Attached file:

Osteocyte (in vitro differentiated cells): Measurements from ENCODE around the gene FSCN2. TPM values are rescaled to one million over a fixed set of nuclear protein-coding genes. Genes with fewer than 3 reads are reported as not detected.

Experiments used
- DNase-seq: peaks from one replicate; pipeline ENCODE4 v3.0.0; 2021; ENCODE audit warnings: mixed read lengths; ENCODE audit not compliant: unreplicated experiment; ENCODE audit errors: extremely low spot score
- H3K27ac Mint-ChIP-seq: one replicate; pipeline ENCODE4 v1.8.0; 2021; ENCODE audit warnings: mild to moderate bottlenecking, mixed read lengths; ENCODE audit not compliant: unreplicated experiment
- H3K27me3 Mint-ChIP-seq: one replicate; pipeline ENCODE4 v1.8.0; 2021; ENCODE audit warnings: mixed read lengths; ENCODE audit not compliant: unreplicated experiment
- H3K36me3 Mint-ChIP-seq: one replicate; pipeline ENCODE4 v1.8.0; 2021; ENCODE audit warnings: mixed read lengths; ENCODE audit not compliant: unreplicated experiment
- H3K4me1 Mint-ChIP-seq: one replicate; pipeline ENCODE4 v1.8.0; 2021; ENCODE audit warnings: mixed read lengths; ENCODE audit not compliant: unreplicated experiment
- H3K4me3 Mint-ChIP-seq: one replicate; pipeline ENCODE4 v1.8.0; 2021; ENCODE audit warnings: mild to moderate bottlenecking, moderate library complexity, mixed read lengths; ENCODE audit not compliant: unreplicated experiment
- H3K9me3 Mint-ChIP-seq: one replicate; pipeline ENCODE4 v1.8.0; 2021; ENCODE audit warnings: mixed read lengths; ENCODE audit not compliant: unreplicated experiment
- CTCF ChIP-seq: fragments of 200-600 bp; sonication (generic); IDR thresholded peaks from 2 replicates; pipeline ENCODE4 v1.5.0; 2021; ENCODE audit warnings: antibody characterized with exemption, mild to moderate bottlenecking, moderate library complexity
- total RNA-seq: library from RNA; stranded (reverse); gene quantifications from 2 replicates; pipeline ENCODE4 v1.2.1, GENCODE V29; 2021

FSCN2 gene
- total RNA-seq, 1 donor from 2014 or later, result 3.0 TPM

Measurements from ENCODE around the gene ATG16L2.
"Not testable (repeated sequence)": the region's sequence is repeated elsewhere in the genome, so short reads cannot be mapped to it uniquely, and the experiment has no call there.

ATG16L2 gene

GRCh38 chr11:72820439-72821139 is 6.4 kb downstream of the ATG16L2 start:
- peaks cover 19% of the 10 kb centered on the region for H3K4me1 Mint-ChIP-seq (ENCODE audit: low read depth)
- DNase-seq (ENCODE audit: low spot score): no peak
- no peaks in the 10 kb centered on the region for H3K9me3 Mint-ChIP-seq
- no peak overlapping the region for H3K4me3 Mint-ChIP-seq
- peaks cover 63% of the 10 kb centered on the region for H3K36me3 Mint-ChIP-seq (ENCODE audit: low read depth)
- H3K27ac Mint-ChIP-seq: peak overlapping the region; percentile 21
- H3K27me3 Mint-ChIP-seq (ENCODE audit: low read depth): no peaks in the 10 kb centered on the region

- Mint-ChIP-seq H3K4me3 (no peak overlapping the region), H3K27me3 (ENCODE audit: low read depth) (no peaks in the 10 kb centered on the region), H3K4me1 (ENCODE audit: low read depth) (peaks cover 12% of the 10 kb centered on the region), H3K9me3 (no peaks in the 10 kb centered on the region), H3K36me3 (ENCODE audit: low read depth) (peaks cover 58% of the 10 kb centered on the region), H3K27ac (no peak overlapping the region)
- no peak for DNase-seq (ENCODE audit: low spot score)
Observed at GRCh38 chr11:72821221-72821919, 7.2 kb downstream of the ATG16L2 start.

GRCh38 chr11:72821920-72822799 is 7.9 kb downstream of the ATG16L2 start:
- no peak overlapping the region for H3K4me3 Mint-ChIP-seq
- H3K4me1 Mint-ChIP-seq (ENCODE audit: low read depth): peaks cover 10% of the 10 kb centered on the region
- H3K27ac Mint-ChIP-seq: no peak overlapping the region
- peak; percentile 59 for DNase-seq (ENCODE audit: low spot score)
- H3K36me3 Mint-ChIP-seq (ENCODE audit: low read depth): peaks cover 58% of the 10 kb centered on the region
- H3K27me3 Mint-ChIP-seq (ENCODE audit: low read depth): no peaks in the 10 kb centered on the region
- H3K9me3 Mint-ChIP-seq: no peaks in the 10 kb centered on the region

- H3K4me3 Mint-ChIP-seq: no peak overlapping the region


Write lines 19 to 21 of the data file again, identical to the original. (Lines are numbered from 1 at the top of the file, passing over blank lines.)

- DNase-seq (ENCODE audit: low spot score): no peak
- no peaks in the 10 kb centered on the region for H3K9me3 Mint-ChIP-seq
- no peak overlapping the region for H3K4me3 Mint-ChIP-seq